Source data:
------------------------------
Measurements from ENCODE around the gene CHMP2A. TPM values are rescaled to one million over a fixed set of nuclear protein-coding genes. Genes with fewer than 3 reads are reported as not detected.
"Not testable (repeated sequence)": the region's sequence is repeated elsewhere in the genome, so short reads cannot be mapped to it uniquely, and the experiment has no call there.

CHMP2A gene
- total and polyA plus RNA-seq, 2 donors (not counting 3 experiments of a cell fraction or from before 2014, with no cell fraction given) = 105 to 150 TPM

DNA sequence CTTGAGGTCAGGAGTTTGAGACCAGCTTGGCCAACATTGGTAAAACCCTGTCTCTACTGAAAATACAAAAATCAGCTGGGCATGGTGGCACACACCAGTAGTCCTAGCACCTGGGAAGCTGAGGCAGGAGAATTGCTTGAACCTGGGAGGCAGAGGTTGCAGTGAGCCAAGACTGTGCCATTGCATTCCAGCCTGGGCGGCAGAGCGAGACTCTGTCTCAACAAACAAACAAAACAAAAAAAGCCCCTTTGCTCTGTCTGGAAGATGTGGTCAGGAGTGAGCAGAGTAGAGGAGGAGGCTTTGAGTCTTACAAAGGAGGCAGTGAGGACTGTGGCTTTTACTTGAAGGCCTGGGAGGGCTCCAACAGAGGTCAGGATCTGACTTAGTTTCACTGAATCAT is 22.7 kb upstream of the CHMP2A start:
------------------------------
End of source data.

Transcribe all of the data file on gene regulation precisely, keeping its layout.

Measurements from ENCODE around the gene CHMP2A. TPM values are rescaled to one million over a fixed set of nuclear protein-coding genes. Genes with fewer than 3 reads are reported as not detected.
"Not testable (repeated sequence)": the region's sequence is repeated elsewhere in the genome, so short reads cannot be mapped to it uniquely, and the experiment has no call there.

CHMP2A gene
- total and polyA plus RNA-seq, 2 donors (not counting 3 experiments of a cell fraction or from before 2014, with no cell fraction given) = 105 to 150 TPM

DNA sequence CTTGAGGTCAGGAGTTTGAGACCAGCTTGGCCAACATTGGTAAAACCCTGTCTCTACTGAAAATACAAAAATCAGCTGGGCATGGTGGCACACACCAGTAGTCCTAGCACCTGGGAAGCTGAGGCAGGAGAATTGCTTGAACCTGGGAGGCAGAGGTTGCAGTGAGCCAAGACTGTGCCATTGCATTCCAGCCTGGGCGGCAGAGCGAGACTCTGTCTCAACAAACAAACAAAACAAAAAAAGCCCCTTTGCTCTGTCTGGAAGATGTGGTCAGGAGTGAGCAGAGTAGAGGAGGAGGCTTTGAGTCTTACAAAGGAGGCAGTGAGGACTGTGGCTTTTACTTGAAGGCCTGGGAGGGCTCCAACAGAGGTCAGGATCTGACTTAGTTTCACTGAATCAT is 22.7 kb upstream of the CHMP2A start: